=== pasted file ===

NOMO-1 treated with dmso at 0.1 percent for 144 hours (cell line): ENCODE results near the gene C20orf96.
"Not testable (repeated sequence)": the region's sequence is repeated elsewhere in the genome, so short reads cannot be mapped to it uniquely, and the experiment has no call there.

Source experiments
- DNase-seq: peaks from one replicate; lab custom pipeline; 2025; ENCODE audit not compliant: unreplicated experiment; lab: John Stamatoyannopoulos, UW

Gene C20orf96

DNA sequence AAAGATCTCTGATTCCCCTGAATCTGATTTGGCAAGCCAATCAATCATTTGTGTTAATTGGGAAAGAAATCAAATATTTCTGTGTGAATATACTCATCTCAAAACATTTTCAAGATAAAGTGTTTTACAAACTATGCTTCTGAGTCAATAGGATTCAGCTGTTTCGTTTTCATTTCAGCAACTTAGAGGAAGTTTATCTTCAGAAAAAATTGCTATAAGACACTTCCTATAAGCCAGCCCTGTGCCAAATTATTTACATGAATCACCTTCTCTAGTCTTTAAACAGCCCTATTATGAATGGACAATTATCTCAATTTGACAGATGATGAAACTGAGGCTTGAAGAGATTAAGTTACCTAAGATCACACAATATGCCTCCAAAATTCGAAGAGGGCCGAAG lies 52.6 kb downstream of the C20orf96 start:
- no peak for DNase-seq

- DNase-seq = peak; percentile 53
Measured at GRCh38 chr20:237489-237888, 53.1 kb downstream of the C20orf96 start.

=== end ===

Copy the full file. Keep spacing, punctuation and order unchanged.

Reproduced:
NOMO-1 treated with dmso at 0.1 percent for 144 hours (cell line): ENCODE results near the gene C20orf96.
"Not testable (repeated sequence)": the region's sequence is repeated elsewhere in the genome, so short reads cannot be mapped to it uniquely, and the experiment has no call there.

Source experiments
- DNase-seq: peaks from one replicate; lab custom pipeline; 2025; ENCODE audit not compliant: unreplicated experiment; lab: John Stamatoyannopoulos, UW

Gene C20orf96

DNA sequence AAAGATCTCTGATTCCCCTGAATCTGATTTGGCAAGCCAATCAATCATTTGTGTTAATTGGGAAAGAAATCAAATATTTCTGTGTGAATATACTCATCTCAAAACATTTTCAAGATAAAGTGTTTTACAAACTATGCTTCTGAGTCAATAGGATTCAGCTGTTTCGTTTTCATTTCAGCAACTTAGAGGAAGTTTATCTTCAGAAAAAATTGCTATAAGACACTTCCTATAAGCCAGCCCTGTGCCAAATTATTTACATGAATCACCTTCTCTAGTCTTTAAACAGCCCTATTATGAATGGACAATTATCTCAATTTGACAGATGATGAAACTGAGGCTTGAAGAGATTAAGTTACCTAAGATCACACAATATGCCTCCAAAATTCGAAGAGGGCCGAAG lies 52.6 kb downstream of the C20orf96 start:
- no peak for DNase-seq

- DNase-seq = peak; percentile 53
Measured at GRCh38 chr20:237489-237888, 53.1 kb downstream of the C20orf96 start.